Japanese Minister of Economy, Trade and Industry Yukio Edano says Tokyo is considering "realistic" options to ensure the country's imports of Iranian crude are not disrupted.
"We are responding to this [Iran] issue through working with other ministries as a whole," Edano told reporters at a press conference in Tokyo on Friday.
He added, "By analyzing various risk factors and overall issues, we would like to ensure crude supplies [from Iran] will not be disrupted in a realistic manner."
The remarks come as the Japanese government is considering taking on the liability exposure for tankers that bring Iranian oil to the country and to continue importing crude even after the full enforcement of the European Union’s oil sanctions.
The Japanese business daily the Nikkei
has said that most of this liability coverage has been offered by the Japan Shipowners' Mutual Protection & Indemnity Association (JPIA).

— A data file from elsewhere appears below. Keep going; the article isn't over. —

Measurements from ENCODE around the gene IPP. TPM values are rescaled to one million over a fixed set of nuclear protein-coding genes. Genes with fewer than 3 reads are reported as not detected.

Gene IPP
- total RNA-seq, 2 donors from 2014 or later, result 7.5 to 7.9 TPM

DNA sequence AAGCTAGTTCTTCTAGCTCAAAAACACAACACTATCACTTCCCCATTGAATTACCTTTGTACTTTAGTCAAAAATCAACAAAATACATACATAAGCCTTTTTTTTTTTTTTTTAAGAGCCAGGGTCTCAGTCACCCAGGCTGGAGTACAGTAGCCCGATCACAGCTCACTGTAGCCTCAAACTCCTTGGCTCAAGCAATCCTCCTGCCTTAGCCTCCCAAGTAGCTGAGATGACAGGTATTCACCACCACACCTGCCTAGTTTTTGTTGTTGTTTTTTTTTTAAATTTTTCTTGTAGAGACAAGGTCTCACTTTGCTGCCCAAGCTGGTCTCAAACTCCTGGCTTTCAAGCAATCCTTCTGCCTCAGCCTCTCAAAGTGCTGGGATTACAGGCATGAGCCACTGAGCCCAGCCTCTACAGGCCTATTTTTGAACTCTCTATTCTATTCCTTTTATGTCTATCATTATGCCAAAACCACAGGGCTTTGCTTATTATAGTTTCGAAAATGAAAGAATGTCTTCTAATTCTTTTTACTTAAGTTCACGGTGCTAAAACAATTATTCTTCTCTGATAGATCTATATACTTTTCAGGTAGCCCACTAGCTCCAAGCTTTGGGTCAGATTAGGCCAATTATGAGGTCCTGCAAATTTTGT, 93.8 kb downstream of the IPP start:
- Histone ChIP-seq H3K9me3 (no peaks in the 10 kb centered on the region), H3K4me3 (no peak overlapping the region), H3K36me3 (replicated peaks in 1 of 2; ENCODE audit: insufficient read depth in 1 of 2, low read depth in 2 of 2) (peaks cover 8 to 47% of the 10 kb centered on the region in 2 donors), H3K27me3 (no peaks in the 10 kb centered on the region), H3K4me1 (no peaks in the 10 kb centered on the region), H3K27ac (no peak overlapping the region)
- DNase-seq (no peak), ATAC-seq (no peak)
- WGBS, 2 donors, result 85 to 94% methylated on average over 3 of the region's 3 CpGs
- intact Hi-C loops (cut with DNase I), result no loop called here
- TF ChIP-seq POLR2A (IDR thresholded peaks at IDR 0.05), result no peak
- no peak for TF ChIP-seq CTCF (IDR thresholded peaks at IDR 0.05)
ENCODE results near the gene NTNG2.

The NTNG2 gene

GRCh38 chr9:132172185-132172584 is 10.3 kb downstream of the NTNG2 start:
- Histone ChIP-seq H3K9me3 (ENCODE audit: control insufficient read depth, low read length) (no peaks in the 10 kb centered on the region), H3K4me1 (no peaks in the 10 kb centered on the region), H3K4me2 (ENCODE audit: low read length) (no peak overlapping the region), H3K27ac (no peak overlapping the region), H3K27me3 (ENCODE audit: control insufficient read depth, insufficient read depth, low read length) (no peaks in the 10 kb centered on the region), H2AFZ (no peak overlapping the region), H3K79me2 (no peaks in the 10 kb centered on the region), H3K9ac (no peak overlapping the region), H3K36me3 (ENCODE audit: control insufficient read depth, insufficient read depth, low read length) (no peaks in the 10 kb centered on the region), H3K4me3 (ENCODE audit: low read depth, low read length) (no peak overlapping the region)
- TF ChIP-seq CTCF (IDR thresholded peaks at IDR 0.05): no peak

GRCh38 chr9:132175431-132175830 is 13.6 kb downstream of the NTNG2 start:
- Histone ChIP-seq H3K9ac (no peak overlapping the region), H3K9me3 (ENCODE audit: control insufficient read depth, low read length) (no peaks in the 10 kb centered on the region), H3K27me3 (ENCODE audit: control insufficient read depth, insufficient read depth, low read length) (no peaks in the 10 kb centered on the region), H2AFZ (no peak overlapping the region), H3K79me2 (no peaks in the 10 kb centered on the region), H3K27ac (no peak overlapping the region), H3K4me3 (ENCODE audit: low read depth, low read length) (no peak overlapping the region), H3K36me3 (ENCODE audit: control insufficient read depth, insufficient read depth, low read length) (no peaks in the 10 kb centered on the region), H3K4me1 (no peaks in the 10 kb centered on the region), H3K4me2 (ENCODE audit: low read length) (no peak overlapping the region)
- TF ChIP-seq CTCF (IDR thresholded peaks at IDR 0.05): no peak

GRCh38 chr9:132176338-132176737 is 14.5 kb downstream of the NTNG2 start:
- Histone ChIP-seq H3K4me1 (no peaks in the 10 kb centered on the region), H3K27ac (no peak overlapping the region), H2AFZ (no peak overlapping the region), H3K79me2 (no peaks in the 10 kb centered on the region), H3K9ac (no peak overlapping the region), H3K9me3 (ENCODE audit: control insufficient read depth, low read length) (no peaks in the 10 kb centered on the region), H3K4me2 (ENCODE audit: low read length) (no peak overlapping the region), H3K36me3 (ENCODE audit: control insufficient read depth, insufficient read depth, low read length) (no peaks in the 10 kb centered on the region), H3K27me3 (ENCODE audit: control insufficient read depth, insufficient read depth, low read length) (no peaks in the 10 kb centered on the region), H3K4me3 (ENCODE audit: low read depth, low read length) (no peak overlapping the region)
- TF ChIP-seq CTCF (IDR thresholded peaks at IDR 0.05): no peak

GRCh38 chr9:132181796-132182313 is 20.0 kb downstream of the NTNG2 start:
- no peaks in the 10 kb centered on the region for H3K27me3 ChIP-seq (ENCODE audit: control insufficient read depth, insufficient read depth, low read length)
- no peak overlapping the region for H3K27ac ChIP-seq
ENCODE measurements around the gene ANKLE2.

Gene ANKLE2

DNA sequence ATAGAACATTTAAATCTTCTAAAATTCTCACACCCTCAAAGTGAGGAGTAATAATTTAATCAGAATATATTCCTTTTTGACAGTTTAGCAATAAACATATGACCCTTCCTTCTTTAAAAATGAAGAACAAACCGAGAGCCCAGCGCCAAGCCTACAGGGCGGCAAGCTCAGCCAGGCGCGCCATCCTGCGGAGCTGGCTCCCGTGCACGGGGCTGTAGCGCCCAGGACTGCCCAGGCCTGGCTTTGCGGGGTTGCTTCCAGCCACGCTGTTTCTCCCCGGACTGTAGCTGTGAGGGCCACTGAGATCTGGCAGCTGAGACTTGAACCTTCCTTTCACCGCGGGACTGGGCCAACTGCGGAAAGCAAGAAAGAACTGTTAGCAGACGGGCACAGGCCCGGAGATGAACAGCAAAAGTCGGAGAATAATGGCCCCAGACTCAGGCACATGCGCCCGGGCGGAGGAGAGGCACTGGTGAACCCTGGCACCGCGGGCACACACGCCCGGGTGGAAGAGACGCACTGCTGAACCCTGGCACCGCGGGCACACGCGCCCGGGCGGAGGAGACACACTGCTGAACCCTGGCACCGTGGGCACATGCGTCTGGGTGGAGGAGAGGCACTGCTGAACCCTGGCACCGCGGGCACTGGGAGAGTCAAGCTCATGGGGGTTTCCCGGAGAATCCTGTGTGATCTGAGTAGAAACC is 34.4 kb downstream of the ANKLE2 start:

Under Japanese law, shipping companies must obtain liability insurance against damages from accidents, including oil spills and fatalities.
Insurers inside the European Union, a major provider of reinsurance, will likely be prohibited from covering liabilities relating to Iranian crude oil as of July as a part of the EU sanctions on Iran.
On January 23, the EU agreed to ban oil imports as well as petroleum products from Iran and freeze the assets of the Central Bank of Iran across the EU.
Iran's Minister of Economic Affairs and Finance Shamseddin Hosseini said on May 20 that oil prices will soar to as high as USD160 per barrel if EU sanctions against the Islamic Republic take effect.
The International Monetary Fund warned in March that if Iranian oil supplies are disrupted, crude prices may spike by up to 30 percent, sending shockwaves through the global economy.